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Student Teacher Well-Being: Deepening Understanding and Building Support (STeWDUBS)´s Profile image

Student Teacher Well-Being: Deepening Understanding and Building Support (STeWDUBS)

Finished 01.10.2020 - 31.07.2023

Well-being is increasingly identified as an important issue relating to student welfare in higher education. This is true of initial teacher education as much as it is of other educational sub-sectors, particularly given the additional stresses and multiple agencies involved. An initial needs analysis demonstrates that the key factors which appear to influence student teachers’ well-being are:

– the difficulty of managing the academic and school placement workload (Schmidt et al., 2017; Teachers’ Analysis Compendium, 2017), and a new professional identity (Pillen, Beijaard and den Brok, 2013),
– a decline in well-being during the second school experience placement,
– a growing awareness that when trainees reported their well-being as ‘high’, relationships had been strong; where their reported well-being was ‘low’, relationships were weak or new.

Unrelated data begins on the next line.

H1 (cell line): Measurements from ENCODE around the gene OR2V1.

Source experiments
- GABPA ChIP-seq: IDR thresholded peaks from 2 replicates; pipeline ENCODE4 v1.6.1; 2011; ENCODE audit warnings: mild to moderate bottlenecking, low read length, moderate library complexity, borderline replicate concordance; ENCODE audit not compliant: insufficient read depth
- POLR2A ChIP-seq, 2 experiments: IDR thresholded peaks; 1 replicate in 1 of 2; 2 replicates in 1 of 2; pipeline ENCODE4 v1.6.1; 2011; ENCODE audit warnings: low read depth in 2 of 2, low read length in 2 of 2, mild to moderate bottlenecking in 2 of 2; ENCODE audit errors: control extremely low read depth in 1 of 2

By creating and maturing an aspect of training which focuses on the development of communities, interpersonal skills, and supporting the development of strong relationships, we aim to develop Initial Teacher Education (ITE) programmes which draw on best practice from across contrasting European contexts to better support student teachers’ well-being.

Given the focus of the project, which spans across both university and school contexts in relation to the issues identified above, it is crucial that it engages with all core groups involved in the process of initial teacher education, student teachers, teacher educators and school-based mentors. These are the identified groups which will engage with the objectives of the project to understand in more detail the complexities and processes involved in student teacher well-being and how these can be used as the basis for the creation of three toolkits, one for each of the three groups involved in the project.

The dynamics of well-being issues will differ in each national context, and by working transnationally, any outcomes will have greater utility across a wider community of those involved in ITE. By uncovering and understanding the processes and issues relevant across national systems, the toolkits which are developed as the main intellectual output of the project will have greater utility across the European zone.